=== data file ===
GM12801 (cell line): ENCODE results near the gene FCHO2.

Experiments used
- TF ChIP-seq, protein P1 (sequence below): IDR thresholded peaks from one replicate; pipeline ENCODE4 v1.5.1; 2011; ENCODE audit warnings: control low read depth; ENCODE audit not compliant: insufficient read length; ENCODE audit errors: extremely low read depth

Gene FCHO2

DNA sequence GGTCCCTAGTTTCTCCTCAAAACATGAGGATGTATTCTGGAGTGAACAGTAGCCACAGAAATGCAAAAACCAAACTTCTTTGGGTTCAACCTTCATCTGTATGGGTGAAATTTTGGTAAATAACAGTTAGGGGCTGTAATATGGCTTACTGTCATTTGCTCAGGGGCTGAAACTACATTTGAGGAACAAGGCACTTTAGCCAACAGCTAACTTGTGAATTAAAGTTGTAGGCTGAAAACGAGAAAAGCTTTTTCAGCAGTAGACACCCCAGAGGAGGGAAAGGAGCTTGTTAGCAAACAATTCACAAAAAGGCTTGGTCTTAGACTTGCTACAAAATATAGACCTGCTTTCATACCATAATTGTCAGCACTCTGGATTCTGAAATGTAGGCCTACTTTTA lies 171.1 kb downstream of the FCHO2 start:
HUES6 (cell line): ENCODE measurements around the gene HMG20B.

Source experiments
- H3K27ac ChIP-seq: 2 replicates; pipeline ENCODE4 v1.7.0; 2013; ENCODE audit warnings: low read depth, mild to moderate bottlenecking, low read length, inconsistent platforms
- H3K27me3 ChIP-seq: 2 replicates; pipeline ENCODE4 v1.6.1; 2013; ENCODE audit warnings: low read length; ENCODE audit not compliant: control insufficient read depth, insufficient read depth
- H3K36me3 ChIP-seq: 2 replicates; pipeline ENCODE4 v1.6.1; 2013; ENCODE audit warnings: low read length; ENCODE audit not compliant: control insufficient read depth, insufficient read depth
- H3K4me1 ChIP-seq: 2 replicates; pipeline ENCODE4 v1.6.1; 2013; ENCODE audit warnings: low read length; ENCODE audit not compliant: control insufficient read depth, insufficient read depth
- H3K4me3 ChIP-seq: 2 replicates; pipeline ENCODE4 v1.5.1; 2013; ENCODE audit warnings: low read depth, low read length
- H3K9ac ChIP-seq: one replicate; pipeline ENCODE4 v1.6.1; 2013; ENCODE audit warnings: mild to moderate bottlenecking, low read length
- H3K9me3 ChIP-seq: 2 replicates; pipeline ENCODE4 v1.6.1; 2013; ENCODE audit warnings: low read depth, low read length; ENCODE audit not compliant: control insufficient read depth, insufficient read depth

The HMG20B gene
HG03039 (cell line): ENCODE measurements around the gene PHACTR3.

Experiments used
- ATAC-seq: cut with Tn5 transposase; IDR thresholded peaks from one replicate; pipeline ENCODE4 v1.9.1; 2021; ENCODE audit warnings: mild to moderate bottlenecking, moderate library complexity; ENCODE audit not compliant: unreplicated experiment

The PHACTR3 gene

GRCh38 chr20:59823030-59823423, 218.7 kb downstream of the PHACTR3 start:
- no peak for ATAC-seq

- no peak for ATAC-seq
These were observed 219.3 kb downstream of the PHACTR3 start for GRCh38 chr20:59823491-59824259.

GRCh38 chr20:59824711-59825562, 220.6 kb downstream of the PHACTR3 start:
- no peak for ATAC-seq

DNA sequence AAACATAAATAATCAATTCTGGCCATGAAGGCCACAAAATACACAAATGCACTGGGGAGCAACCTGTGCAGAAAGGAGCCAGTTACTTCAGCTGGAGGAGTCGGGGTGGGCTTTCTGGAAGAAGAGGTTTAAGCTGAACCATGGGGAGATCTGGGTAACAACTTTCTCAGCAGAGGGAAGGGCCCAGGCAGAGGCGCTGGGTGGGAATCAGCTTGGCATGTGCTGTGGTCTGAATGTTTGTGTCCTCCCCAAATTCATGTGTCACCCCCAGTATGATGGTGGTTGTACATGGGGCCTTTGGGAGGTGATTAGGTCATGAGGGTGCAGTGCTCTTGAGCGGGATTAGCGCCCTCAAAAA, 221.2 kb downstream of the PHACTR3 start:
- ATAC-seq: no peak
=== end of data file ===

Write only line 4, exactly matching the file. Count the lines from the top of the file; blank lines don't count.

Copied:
Gene FCHO2